Well, this was a nice surprise. Nice early Peter and the Test Tube Babies-influenced punk rock, meaning that there’s a good dose of humor injected into the proceedings, as evidenced by titles like “Viagra,” “Saturday Night Beaver,” and “I’ve Got the Munchies.” I could swear “20th Century” is a cover, but I can’t quite place it. No matter, ’cause I’ve got another band to add to my “favorite groups” list and I’m a much better man for it. –jimmy (Captain Oi)


BEERZONE/MISGUIDED:
Split: LP
Beerzone: A live set here from my one of my new favorite bands. The sound quality ain’t exactly the best, but you can hear what’s goin’ on and the performance itself is spirited. Misguided: Vaguely SLF- influenced street punk, right down to a cover of an old reggae tune; in this case the Slickers’ “Johnny Too Bad.” They ain’t bad on the whole, and are at the very least miles ahead of many others out there peddlin’ this sound. –jimmy (77 RPM)


BATTALION 86:
And the Spirit Survives: CD
John Ashcroft approved punk rock? Hmmm. Post 9/11 ruminations and threats from beefy bald oi boys swaddling themselves in Old Glory and marking their territory like a pack of pitbulls with the runs. This is all about turf – both the geographical sort and the kind that grows on the top of your head. In other words, if your hair-to-skin ratio is a wee bit off and you haven’t gotten yourself straight with Uncle Sam, these flag-wankers might just track you down (with the help of Homeland Security?) and feed you your lunch – the croutons on your salad are going to be your own teeth, if you get what I mean. I wish my dyslexia worked on scrambling incoming information as well as out-going, because then I could side-step the Archie Bunker lyrics and enjoy the punchy metal rock and the cool Baron Von Raschke voice. I would highly recommend the Dixie Chicks stay as far away from these patrio-bullies as possible. Orange Alert on the jingoistic meathead meter. Goes great with a super-sized order of Freedom Fries. –aphid (Reality Clash)


BASSHOLES:
Out in the Treetops: 2 X 7”
I must be living in an alternate universe. Bands I don’t quite understand as being garage have vaulted to the top of the charts. Real ball busters as varied as The Jewws, The Dirtbombs, The Stupor Stars, The Pinkz, The Bassholes, and anything Tim Kerr’s been involved in in the last fifteen odd years, continue largely unabated, ignored by the national press. One day soon, when the majors’ mine shaft is overpopulated and they all die in their orgy from self-congratulatory asphyxiation, I’m putting a couple of donuts and some Vicodin up as a bet that the Bassholes will continue to sweat, scream, and writhe. These seven songs cover the gamut from Iggy and the Stooges to Joy Division. They retain the cyst and shambles approach to good, old-fashioned, low budget creep rock’n’roll that’s way more in tune with Screamin’ Jay Hawkins than some fussy, pouty dude in too-tight pants worrying about how fat his wallet is getting. Thumbs up. –todd (Dead Canary)


BARSE:
Council Estate: 7"
Oh, look, another ’77 revival band, from England of all places. Imagine that. Typical Buzz Pistol and the Stiff Little Hot Dogs clone. A limp-wristed attempt at a tired sound, and they do lots of cool punk rock things like repeat the chorus of each song about a thousand times to show how punk rock they are. Sorry, guys, but the ante has been upped in the past twenty-six years. –Not Josh –Guest Contributor (Rapid Pulse)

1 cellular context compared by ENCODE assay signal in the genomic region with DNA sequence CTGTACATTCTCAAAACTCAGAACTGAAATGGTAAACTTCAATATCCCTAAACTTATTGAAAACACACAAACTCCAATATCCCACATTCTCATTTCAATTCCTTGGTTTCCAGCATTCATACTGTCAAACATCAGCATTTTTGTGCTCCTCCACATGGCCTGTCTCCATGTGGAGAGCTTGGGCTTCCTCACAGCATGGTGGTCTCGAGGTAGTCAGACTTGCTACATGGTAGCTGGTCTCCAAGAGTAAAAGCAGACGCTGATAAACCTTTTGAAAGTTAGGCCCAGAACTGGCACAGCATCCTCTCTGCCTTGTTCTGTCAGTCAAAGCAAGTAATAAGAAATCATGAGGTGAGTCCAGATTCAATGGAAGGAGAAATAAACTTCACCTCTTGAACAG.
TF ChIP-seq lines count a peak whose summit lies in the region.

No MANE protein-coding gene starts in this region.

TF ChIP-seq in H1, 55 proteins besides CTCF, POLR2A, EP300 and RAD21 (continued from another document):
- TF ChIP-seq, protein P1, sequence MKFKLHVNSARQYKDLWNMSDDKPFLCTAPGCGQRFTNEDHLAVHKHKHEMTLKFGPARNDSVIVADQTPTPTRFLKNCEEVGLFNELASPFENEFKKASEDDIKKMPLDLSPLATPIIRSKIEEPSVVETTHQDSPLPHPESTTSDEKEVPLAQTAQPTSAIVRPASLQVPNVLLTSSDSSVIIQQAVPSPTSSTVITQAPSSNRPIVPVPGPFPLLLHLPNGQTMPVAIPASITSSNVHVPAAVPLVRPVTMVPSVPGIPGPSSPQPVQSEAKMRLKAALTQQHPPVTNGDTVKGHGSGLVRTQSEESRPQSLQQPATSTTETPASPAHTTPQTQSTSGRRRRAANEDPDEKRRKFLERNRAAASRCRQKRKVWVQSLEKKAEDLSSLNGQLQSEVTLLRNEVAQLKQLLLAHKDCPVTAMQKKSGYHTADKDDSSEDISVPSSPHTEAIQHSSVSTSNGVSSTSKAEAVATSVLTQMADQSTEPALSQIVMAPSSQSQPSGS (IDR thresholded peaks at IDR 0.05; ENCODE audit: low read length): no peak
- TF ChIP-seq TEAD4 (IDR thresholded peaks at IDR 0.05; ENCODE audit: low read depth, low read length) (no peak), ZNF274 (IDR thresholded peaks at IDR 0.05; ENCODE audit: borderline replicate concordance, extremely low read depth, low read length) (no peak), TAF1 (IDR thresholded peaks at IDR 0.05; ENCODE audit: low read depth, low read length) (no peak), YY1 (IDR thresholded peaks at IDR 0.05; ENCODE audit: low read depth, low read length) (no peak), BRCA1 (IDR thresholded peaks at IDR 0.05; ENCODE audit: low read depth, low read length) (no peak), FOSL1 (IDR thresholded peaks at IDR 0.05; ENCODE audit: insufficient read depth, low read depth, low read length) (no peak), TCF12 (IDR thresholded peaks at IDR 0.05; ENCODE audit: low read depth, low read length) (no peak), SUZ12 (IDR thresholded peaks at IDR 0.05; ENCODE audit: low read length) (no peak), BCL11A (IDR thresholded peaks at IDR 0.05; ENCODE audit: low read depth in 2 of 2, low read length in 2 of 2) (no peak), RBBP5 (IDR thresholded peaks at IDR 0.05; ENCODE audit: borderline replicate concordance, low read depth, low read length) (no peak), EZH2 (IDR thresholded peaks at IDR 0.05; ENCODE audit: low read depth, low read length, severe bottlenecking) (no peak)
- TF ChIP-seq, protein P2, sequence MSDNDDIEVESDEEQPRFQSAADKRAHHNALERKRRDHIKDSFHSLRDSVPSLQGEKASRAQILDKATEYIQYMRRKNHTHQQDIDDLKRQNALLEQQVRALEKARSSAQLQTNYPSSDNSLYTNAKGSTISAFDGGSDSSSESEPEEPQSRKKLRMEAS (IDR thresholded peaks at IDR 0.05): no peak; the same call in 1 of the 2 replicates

BALANCE OF TERROR/ STRAIGHT TO HELL:
Split: 7"
There’s something cleansing about no-bullshit, full-speed-ahead hardcore. It’s sort of like sandpaper. You feel like you can rub it against anything – politics, dogmatism, bad jobs, being penniless, and marginalized – and by its abrasive friction, it makes things shinier. Hitting darkness with its own form of rough force. Now that Victory Records is courting boy bands, it’s high time that hardcore get reclaimed by bands like these, who take cues from Negative Approach, From Ashes Rise, and Deaththreat. I like Balance of Terror a tad more. They’ve already broke up, and it’s a shame. I always wonder at bands who go so fast but can weave in different ways and actually hook a melody deep inside the fast-moving blades, dropping cues on how the genre can redevelop itself instead of merely repeating. –todd (Partners In Crime)


BABY LITTLE TABLETS:
Self-titled: CD
If you’re like me, you might be asking yourself, “What kind of dumb ass name is Baby Little Tablets?” As soon as the vocals kicked in on this one, I realized that it’s one of those names that probably makes perfect sense in Japanese but doesn’t translate well to English, like Guitar Wolf. It seems like there are a lot of good Leatherface-influenced bands coming out of Japan these days, and this is no exception. It’s kind of like a less polished version of the Urchin, although lacking a lot of the hooks. This is a real good band that I look forward to hearing more from, but I still say that the best Japanese punk band ever was the Registrators. –Not Josh –Guest Contributor (Boss Tuneage)


AVENGING DISCO GODFATHERS OF SOUL, THE:
The Ultimate in Authenticity and Musical Usefulness: CD
Probably the most misleading band name ever. It doesn’t sound like the Avengers playing disco or the Godfathers playing soul or any other possible combination of those words. It’s actually downtuned metalcore with really bizarre breaks: sometimes they’re jazzy, sometimes they’re noisy, sometimes they sound like video game music or something. If you actually paid attention to this review and all that sounds like your idea of a good time, remind me to not hang out with you. –Not Josh –Guest Contributor (Alone)


ASSERT:
Riotous Assembly: CD